The Cornish folktale of Jan Tregeagle

Jan Tregeagle is a name that is known all over Cornwall. In Cornish folklore he is considered the wickedest man that ever lived. His cries and wails can be heard when the wind howls through the trees and woods, across the bleak, cold moors and along the rugged coasts as he struggles to complete the task allotted to him. Like the Wandering Jew who is doomed to an eternity of endless, restless wandering, Tregeagle must work to complete hopeless tasks until Judgement Day when he will be brought before the Almighty for for release, or endless condemnation as the Lord shall see fit.

The Faustian Pact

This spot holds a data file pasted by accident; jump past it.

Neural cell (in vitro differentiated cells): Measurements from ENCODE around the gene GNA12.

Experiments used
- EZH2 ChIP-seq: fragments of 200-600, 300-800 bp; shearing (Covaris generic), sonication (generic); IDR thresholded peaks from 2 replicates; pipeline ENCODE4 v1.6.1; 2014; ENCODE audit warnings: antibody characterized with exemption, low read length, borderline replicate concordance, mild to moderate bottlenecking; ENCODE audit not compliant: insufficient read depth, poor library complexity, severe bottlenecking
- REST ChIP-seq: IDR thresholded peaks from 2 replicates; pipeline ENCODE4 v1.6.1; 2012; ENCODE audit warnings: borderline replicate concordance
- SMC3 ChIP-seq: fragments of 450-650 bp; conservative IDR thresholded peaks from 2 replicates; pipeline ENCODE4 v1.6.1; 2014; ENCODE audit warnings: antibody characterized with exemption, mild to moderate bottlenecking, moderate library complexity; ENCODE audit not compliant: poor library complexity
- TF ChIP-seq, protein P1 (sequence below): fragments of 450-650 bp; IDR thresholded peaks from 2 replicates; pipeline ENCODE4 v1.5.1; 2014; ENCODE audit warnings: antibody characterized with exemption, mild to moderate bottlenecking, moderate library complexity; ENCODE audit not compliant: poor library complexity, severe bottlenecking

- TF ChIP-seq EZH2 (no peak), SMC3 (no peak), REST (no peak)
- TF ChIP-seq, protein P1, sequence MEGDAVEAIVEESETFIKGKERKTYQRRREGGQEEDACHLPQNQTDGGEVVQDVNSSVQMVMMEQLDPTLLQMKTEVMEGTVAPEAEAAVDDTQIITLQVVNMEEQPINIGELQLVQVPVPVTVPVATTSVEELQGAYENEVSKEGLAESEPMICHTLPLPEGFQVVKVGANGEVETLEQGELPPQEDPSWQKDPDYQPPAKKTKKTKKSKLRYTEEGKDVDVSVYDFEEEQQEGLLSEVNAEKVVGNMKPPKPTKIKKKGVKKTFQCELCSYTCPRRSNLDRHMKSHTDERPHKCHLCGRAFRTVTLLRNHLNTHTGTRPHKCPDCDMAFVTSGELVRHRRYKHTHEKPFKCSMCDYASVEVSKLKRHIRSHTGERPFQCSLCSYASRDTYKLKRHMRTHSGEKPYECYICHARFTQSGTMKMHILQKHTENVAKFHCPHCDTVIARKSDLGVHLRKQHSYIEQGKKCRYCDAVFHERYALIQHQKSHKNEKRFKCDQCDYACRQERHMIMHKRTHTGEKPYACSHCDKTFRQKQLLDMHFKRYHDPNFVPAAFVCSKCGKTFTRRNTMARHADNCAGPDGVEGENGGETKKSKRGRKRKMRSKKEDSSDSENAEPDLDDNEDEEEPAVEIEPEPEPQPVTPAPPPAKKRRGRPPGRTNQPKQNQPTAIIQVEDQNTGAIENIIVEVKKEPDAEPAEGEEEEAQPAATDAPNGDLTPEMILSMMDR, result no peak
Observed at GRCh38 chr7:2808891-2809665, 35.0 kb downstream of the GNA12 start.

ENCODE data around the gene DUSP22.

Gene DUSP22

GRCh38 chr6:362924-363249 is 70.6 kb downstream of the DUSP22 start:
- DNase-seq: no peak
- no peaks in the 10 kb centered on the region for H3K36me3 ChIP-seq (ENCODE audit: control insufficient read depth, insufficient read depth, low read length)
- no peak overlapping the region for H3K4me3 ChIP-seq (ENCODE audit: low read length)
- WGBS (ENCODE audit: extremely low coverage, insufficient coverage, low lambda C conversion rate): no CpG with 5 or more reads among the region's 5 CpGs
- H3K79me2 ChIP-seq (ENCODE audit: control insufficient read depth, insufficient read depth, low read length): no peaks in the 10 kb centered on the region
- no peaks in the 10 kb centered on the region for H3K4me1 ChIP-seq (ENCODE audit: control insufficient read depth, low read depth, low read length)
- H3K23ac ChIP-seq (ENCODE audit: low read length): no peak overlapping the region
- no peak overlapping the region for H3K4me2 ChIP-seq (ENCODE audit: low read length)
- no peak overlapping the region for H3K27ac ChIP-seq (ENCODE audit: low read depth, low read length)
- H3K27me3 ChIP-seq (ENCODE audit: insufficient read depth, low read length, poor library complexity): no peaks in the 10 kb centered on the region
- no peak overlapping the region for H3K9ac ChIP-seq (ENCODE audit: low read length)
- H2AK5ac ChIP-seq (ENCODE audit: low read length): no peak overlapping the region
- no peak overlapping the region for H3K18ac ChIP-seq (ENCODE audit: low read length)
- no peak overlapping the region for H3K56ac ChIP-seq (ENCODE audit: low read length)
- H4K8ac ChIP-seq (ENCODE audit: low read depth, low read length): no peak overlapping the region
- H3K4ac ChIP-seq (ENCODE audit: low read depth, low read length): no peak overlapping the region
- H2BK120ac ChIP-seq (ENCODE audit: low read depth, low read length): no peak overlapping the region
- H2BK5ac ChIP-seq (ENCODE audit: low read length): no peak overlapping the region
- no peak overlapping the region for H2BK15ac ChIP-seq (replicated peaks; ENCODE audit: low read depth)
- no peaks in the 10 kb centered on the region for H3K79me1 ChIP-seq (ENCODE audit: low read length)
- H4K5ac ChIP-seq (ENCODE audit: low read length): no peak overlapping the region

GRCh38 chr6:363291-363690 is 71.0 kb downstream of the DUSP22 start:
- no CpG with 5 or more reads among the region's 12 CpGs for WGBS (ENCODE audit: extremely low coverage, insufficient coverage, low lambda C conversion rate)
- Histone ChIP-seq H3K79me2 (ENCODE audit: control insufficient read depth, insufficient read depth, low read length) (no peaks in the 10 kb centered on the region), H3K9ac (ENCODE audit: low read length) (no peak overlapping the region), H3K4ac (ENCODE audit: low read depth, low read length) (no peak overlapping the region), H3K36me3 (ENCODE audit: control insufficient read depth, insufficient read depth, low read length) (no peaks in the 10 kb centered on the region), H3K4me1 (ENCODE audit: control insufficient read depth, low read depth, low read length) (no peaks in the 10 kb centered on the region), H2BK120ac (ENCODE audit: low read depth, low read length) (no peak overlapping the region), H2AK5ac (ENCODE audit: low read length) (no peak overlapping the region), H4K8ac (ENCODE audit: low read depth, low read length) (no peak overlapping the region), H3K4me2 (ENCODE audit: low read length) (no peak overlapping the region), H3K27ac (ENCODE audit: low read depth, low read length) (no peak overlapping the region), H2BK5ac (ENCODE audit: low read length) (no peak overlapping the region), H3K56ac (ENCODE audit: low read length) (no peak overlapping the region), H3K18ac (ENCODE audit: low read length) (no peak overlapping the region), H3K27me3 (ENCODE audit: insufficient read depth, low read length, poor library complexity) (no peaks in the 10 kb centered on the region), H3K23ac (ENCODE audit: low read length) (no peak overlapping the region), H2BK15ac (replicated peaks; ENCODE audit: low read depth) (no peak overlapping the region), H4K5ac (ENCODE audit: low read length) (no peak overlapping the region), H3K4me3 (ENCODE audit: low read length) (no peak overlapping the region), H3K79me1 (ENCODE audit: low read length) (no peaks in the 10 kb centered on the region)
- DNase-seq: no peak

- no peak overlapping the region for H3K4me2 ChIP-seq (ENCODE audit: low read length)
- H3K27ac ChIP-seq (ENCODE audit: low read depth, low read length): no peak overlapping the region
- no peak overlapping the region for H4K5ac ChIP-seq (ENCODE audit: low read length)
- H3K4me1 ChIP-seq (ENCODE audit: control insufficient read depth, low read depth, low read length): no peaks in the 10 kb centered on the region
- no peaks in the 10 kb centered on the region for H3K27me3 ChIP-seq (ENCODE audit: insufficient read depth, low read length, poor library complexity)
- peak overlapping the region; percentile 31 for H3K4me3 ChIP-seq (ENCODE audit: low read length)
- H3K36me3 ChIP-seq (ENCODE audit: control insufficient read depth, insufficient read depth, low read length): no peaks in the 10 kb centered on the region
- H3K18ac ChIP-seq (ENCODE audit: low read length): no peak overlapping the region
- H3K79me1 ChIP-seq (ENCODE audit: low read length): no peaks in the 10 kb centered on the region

Around the world there are many legends and stories from diverse cultures that tell the story of how a person sells their soul to the devil in return for riches, power or long life. To begin with things go well as the seller reaps the benefits of the Faustian pact. However, the devil does not forget and there comes a time when he has to be paid. The story of how of Jan Tregeagle, a Cornishman, sold his soul to the devil is one such story. As is often the case with legends there are a number of different versions that vary by location and who is telling the story and this version is influenced by others. Even so the Faustian theme of a person selling their soul to the devil and the reluctance of the seller to honor the bargain when the time comes remains, as well as the setting of a series of impossible tasks to keep that person on earth until the Judgement Day. Many people think Jan Tregeagle was a real man who was a magistrate who may have lived and worked in 17th century Cornish town of Bodmin. By evil means, including cheating an orphan from their rightful inheritance, he had acquired great wealth and to help him fulfill his desire for riches he made a pact with the devil.  Read more

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